Pneumothorax during manned chamber operations: A summary of reported cases

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Undersea & Hyperbaric Medicine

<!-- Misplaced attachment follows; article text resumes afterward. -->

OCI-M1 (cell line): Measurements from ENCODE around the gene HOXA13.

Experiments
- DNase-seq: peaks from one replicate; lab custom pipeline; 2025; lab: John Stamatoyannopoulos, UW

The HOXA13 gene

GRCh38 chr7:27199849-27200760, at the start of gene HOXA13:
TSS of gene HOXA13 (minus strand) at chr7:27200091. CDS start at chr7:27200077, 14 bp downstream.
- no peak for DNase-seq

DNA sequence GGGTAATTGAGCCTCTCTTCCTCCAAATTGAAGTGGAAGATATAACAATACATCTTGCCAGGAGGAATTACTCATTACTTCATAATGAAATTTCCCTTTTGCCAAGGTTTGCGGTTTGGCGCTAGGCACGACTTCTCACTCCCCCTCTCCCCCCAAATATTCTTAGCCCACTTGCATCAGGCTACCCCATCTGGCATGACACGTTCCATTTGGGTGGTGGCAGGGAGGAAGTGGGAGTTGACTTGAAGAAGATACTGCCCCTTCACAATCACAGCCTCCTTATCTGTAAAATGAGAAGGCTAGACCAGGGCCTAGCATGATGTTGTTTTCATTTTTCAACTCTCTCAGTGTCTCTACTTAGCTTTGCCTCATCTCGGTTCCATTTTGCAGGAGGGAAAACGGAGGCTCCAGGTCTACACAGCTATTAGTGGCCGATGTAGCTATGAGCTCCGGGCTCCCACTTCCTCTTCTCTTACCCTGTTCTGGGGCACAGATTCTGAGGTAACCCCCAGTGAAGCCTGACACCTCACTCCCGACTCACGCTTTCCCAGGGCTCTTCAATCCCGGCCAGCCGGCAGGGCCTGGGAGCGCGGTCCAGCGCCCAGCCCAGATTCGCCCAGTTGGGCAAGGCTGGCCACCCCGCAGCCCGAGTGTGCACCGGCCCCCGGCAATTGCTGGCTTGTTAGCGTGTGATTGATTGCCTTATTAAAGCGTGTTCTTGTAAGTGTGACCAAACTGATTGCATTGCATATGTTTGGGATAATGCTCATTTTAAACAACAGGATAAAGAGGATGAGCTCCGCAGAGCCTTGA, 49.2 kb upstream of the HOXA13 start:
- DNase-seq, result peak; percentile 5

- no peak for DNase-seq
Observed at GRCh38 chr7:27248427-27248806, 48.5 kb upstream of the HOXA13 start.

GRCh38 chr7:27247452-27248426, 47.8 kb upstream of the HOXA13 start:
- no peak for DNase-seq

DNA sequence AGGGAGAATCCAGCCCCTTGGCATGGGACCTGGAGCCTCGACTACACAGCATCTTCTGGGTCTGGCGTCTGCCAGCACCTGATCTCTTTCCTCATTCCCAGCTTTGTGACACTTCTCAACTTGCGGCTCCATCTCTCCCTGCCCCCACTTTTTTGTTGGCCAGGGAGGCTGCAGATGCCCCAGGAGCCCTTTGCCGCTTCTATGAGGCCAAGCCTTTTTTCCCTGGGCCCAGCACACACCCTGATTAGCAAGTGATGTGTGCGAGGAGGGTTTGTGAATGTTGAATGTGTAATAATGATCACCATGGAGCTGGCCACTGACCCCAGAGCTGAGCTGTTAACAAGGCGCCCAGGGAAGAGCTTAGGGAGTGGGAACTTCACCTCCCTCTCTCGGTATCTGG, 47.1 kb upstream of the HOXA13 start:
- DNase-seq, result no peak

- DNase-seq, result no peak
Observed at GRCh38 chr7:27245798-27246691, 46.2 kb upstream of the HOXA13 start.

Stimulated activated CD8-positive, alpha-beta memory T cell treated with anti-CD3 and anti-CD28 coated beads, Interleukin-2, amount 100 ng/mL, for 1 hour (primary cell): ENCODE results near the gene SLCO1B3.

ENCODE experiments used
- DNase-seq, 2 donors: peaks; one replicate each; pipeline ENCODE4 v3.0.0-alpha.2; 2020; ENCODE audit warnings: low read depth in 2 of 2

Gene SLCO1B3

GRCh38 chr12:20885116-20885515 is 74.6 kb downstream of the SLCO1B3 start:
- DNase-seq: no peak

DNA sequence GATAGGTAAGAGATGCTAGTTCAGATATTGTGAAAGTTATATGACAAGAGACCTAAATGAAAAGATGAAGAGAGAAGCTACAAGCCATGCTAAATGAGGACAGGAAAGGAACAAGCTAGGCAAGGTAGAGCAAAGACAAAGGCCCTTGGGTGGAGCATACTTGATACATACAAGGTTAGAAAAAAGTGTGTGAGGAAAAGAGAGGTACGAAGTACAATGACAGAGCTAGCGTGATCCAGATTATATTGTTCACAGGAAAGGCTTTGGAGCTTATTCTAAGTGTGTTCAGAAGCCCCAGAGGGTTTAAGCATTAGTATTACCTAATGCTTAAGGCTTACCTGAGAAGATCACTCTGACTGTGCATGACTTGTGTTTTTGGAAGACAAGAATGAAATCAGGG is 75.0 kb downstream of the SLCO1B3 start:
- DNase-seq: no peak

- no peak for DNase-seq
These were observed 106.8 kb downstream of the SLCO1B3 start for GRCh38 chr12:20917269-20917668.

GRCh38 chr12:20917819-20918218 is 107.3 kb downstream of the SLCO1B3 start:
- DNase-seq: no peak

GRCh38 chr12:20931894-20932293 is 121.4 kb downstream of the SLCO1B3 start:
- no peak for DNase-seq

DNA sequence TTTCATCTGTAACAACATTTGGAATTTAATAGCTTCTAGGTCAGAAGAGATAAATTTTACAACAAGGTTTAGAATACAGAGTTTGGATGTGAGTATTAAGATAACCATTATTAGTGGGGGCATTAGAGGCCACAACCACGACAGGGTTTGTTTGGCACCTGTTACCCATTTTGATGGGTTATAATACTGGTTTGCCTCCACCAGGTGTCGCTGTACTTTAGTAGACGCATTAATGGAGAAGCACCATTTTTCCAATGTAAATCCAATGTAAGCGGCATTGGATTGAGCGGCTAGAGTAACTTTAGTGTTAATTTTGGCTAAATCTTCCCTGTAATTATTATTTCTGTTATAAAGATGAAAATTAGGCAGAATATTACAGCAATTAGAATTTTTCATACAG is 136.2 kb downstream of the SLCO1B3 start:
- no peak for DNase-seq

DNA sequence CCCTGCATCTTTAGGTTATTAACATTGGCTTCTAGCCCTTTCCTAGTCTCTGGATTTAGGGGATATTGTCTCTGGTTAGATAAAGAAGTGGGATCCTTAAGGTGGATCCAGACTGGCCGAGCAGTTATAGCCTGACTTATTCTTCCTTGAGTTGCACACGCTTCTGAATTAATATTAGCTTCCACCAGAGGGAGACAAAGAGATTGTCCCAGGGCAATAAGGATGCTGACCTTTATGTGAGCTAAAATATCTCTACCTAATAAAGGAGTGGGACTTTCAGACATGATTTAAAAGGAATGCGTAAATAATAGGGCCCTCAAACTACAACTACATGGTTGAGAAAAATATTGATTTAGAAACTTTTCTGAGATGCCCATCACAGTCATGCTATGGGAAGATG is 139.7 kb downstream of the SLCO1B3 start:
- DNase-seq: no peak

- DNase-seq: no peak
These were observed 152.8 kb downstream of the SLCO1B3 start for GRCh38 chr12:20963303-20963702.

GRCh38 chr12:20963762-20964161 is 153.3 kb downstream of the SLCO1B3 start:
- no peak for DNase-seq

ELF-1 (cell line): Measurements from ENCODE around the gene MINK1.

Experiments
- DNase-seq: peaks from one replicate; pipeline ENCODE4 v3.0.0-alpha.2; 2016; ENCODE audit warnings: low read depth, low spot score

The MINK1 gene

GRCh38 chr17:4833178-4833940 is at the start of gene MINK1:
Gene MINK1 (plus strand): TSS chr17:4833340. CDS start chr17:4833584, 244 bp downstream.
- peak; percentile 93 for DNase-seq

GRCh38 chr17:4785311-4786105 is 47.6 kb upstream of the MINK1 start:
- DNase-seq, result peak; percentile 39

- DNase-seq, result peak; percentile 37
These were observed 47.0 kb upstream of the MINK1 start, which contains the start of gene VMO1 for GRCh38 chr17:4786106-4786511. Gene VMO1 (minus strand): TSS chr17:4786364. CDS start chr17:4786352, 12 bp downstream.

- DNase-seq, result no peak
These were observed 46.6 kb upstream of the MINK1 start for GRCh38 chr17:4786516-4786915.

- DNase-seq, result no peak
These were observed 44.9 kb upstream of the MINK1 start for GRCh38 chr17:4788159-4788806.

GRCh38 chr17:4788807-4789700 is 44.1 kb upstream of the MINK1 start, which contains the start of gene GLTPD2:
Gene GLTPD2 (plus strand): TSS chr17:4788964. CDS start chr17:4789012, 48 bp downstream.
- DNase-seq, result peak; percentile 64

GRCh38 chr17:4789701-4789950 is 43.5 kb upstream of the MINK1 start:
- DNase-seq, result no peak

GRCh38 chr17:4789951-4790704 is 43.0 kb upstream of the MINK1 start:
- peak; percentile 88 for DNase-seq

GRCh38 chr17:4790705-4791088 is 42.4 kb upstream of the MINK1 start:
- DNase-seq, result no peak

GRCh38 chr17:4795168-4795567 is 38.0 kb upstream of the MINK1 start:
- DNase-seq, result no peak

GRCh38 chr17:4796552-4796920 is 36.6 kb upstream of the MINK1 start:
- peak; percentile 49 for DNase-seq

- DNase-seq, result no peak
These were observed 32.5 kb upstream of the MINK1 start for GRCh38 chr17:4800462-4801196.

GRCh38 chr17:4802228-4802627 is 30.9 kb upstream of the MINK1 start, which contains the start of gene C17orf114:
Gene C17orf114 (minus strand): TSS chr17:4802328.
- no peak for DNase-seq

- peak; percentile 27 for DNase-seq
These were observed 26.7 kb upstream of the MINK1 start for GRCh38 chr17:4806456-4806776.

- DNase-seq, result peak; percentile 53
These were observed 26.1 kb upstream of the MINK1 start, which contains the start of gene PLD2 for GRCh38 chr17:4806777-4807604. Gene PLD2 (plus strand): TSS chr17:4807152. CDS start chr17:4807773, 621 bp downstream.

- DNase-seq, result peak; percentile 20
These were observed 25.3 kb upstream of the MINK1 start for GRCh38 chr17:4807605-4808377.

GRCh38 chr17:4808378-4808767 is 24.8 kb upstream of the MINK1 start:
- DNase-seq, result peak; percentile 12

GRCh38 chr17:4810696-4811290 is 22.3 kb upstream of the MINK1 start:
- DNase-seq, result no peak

In-chamber pneumothorax has complicated medically remote professional diving operations, submarine escape training, management of decompression illness, and hospital-based provision of hyperbaric oxygen therapy. Attempts to avoid thoracotomy by combination of high oxygen partial pressure breathing (the concept of inherent unsaturation) and greatly slowed rates of chamber decompression proved successful on several occasions. When this delicate balance designed to prevent the intrapleural gas volume from expanding faster than it contracts proved futile, chest drains were inserted. The presence of pneumothorax was misdiagnosed or missed altogether with disturbing frequency, resulting in wide-ranging clinical consequences. One patient succumbed before the chamber had been fully decompressed. Another was able to ambulate unaided from the chamber before being diagnosed and managed conventionally. In between these two extremes, patients experienced varying degrees of clinical compromise, from respiratory distress to cardiopulmonary arrest, with successful resuscitation. Pneumothorax associated with manned chamber operations is commonly considered to develop while the patient is under pressure and manifests during ascent. However, published reports suggest that many were pre-existing prior to chamber entry. Risk factors included pulmonary barotrauma-induced cerebral arterial gas embolism, cardiopulmonary resuscitation, and medical or surgical procedures usually involving the lung. This latter category is of heightened importance to hyperbaric operations as an iatrogenically induced pneumothorax may take as long as 24 hours to be detected, perhaps long after a patient has been cleared for chamber exposure.

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